Nowhere is Don Quixote's madness more evident, nor its power to make the world question itself more in force than in its treatment of the gendering of love. When St Simeon indicts women for their too rational denial of erotic love, Don Quixote is moved to respond, "we have to deny you. Why? Objects can't love back" (28). Consequently, she reasons, she can achieve the goal of her quest to feel love "only by becoming part male" (29). So she refuses to let St Simeon beat himself to death in her name, and instead chooses to "die" sacrificially to save him. But this rationally determined course of action costs her his love, for if her deepest desire is to be a subject, his corresponding desire is to be an object (of love), and to truly understand him she must embrace suffering, as he does and learn to hate subjectivity, as he does.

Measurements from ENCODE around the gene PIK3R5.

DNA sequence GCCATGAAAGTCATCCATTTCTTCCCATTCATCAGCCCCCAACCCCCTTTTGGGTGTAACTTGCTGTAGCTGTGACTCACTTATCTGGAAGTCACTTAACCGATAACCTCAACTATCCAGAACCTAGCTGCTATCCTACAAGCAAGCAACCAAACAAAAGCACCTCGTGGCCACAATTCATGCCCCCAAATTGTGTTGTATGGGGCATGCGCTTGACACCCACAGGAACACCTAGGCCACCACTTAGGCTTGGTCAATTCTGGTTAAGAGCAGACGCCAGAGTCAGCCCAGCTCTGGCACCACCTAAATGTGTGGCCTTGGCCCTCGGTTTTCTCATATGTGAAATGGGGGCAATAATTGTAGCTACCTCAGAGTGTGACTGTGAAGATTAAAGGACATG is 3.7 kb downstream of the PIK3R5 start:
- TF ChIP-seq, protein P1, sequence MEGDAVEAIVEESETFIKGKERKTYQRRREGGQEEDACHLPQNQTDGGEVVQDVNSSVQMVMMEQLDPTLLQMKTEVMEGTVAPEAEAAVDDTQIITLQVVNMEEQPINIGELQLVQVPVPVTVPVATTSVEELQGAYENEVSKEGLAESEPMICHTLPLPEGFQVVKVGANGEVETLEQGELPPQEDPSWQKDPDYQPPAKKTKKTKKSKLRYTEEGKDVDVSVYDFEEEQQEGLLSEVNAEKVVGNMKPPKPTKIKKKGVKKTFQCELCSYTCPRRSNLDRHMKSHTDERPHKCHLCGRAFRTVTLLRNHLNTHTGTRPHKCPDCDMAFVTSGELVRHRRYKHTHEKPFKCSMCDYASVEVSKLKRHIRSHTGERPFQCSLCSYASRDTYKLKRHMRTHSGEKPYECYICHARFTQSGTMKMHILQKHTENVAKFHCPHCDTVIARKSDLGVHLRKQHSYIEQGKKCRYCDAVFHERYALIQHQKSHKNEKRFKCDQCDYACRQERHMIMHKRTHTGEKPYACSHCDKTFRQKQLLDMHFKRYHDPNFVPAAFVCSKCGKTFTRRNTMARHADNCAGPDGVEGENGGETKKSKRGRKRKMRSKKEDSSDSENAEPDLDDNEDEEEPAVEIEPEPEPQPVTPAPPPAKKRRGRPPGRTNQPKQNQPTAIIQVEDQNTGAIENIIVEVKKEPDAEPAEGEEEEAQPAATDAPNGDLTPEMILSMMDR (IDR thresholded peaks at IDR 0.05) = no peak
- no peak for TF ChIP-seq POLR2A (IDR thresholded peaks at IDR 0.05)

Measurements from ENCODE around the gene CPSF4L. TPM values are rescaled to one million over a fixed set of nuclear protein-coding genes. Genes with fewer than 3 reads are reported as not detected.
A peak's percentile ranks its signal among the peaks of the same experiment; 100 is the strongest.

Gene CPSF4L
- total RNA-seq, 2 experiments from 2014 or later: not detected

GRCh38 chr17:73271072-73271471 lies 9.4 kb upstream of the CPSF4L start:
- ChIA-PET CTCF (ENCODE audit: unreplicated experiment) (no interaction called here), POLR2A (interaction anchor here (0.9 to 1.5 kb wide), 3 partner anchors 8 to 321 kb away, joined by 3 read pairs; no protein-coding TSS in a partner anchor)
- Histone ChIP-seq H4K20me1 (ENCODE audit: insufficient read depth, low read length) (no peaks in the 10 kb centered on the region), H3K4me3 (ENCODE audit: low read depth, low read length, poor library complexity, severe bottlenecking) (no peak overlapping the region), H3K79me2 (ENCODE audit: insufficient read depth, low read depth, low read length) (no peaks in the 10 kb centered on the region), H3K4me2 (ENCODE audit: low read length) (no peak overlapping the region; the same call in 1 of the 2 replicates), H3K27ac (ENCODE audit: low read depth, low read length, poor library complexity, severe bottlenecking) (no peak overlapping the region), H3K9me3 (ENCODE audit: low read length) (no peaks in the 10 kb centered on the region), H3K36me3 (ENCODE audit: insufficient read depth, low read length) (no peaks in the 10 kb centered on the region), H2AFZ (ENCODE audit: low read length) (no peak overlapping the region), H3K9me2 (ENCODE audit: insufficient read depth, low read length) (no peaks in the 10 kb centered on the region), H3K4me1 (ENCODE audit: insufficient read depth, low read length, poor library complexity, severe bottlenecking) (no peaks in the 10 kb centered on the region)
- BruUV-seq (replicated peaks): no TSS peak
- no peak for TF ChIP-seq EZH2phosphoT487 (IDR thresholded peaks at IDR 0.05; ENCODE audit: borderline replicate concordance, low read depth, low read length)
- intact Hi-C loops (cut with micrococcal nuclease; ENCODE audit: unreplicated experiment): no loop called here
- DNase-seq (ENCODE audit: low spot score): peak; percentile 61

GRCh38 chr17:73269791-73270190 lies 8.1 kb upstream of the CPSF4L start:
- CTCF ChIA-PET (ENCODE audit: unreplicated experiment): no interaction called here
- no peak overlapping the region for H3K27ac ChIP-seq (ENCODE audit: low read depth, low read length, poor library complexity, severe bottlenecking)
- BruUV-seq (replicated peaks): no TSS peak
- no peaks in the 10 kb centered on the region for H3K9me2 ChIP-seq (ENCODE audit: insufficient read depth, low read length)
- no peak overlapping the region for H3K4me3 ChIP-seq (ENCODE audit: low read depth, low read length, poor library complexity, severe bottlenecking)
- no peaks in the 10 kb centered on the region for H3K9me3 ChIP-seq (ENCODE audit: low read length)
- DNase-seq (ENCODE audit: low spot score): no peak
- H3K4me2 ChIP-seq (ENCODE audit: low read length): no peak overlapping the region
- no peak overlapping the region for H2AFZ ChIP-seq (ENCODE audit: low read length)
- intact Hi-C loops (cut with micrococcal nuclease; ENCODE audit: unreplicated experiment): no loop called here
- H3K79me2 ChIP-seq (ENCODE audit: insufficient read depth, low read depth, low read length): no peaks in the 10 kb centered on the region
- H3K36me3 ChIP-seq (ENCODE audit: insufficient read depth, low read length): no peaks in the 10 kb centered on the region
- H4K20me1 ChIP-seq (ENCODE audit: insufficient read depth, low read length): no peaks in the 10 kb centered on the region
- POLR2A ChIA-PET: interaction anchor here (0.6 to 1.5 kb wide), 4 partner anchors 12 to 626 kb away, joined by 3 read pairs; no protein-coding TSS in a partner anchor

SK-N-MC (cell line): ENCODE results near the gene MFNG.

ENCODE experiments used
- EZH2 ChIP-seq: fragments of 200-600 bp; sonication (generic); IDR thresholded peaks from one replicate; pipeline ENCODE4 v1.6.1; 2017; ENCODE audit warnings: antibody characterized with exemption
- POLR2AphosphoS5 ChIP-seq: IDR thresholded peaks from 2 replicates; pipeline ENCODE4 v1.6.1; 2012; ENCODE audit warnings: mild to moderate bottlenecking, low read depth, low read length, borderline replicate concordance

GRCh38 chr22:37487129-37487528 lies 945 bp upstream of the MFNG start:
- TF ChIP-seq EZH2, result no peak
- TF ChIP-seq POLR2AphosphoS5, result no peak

In the section entitled "HETEROSEXUALITY" Don Quixote reaches this goal. Here her dog companion, speaking in two voices, tells the tale of Villebranche, a dominant female who cross-dresses as male, and De Franville, a submissive male who cross-dresses as female. Hearing how Villebranche is driven into a towering rage by De Franville's passivity and finally throws herself on him slapping him and handcuffing his wrists, Don Quixote has sort of Deleuzian epiphany, remarking, "This must be how sexual desire tears down the fabric of society" (137). As Villebranche assumes complete control of him, which she sees paradoxically as loss of control of herself ("Villebranche had lost control" "Villebranche was out of control" 137) and as gaining control ("I was too in control to be upset,'" "I not only was totally in control, I also had to be in control, for love controlled me and this world isn't dualistic'" 139), De Franville feels loved and wanted for the first time in his life. He responds by demanding that she never "deviate, falter, or alter in the slightest way,'" lest he destroy her (141). Within the confines of their inflexible contract, then, woman can be a subject but can never be the beloved object, as that place is reserved for the male who has now successfully escaped the demands of masculinity as constructed by the fathers. Subjectivity is thus deromanticized for Don Quixote. At last she is ready to experience story-telling not as a form of therapy through which the writer, like Woolf's Orlando, gains insight into her place in society but as entrance into a space outside society. She can create her own narrative of masochistic passion knowing that although, "My family protests the way I am. The fact is that I am this way. I'm conscious that my refusal, my refusal upon refusal, my double mutiny that mutiny, this momentary attempt of mine to be a whole human being, renders me liable to their penalties. Like any other rebel slave, perverse rebel, I resolve, now and forever, with total desperation, always to go to all lengths" (146). From this viewpoint, like Pierre Menard's, "All Story-Telling Is Revolution" (147).